Obama Must Expose Judicial Activism of Right Wing and Nominate Justice with Abundance of Empathy for the Rights of the Individual and Protection of the Social Good

By: Houston Criminal Attorney John Floyd and Paralegal Billy Sinclair


The recent retirement of Associate Justice John Paul Stevens has created the second opportunity for President Barak Obama to appoint a justice to the U.S. Supreme Court. The appointment of Supreme Court justices have always been roiled in political posturing by both Democrats and Republicans in Congress. In point of fact, Republicans have already laid out the gauntlet, warning the president that they are prepared fight the nomination of a “judicial activist.”


Conservative Republicans, of course, will be buoyed by the support of media jocks like Rush Limbaugh and Glenn Beck. In a recent Newsweek article (April 13, 2010), Andrew Romano described Beck’s perpetual “paranoid” ranting about President Obama’s political agenda: “Last week Beck focused on two [Obama] conspiracy theories in particular. The first one was about how Obama can’t be ‘anything but a Marist,’ given that he’s spent his entire life surrounded by Marxists—his mother, his father, his grandparents, his neighbor (Frank Marshall), his pastor, his new spiritual adviser (Jim Wallis). The second was about how the ongoing boycotts of Beck’s show by various Democratic groups—labor unions, progressive evangelicals, Color of Change—are actually evidence of an unprecedented campaign by the ‘president and [his] administration to destroy the livelihood of a private citizen with whom they disagree.’”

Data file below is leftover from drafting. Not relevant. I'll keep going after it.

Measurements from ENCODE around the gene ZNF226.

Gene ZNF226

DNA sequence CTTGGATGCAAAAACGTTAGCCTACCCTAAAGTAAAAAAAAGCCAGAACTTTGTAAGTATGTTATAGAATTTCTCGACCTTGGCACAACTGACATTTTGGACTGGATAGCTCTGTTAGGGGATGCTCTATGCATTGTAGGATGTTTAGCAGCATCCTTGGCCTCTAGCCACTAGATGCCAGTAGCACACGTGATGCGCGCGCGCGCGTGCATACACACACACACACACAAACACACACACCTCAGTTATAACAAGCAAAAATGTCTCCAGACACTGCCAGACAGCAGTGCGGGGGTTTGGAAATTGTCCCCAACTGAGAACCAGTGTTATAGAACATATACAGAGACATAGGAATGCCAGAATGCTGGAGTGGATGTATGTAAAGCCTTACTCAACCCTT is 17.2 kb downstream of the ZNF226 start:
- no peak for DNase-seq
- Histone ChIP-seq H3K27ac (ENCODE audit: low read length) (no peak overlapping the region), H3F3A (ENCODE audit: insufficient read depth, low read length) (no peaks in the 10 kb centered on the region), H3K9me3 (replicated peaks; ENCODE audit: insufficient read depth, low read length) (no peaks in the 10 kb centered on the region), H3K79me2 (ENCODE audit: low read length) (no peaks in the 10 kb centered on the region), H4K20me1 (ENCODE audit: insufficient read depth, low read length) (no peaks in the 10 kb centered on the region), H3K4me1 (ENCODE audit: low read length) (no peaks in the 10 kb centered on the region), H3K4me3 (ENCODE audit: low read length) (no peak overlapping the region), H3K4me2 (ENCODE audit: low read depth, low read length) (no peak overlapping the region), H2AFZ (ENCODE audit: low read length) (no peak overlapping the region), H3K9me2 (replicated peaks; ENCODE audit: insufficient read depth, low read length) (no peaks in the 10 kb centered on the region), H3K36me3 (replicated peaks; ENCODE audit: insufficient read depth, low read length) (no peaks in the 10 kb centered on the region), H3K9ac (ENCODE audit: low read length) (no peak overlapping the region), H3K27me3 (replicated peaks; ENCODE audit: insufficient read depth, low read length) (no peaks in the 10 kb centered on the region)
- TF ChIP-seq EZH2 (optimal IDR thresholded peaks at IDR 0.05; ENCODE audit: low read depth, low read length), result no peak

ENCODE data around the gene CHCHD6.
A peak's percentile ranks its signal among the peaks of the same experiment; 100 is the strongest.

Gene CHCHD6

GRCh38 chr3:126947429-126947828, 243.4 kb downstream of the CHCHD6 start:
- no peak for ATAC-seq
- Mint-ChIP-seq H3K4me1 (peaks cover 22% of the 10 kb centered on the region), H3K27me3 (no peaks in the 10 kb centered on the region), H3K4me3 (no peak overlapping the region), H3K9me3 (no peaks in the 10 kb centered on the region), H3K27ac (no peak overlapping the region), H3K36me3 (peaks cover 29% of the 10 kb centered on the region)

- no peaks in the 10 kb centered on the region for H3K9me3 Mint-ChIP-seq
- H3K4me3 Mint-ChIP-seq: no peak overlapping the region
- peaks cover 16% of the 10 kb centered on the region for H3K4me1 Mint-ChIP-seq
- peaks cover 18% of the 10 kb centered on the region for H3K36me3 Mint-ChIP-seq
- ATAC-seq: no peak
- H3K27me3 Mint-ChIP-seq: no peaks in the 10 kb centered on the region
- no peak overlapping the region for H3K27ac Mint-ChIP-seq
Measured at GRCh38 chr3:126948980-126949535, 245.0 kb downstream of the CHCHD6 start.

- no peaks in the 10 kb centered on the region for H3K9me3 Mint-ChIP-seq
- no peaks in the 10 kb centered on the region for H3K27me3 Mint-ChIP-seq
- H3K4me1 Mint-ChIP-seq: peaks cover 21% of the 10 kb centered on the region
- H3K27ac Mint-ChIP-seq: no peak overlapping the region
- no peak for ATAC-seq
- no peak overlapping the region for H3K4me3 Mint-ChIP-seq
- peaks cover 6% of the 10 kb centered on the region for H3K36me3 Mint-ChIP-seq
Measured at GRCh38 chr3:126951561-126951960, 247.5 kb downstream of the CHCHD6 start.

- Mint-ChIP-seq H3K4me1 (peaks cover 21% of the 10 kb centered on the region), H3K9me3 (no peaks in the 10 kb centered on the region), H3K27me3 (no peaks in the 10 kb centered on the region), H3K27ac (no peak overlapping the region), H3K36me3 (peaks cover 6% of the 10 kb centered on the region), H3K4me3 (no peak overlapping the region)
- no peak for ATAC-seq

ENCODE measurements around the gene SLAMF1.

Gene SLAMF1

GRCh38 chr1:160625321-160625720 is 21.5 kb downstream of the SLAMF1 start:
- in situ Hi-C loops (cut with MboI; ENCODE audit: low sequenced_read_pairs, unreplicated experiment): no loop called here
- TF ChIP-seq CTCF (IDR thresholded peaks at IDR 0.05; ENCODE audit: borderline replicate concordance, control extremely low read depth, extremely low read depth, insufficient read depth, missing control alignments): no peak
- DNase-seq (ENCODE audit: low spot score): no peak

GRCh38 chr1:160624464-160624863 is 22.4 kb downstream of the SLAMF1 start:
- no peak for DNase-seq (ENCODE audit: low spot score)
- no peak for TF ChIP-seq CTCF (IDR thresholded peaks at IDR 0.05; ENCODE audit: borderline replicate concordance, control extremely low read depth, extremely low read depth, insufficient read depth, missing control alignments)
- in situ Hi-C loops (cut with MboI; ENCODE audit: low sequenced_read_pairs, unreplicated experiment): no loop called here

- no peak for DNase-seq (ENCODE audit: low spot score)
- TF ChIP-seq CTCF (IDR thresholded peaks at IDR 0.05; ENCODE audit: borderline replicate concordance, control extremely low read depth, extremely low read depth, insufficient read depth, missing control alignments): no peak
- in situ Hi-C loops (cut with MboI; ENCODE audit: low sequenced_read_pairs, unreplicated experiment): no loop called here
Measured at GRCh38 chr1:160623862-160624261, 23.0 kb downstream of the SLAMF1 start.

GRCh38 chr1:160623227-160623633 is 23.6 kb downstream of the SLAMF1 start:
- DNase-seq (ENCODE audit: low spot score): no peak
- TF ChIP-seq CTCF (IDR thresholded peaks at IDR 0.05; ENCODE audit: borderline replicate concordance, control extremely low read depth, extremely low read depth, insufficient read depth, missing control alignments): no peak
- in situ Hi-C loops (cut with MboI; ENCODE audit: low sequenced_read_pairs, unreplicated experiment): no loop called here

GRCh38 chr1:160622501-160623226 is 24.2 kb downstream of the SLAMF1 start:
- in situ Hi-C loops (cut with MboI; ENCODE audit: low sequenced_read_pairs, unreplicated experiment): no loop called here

The political hot-button term “judicial activism” has more often been used by republicans to demonize “liberal” judges who are often accused of inserting their social philosophy into their judicial decision-making. University of Chicago law professor and editor of the Supreme Court Law Review Geoffrey R. Stone in a recent The New York Times Op-Ed piece spoke of this phenomenon: “Liberals [Supreme Court] judges … have tended to exercise the power of judicial review to invalidate laws that disadvantage racial and religious minorities, political dissenters, people accused of crimes and others who are unlikely to have their interests fully and fairly considered by the majority.”  In other words, individual rights and protections the Bill of Rights was intended to address.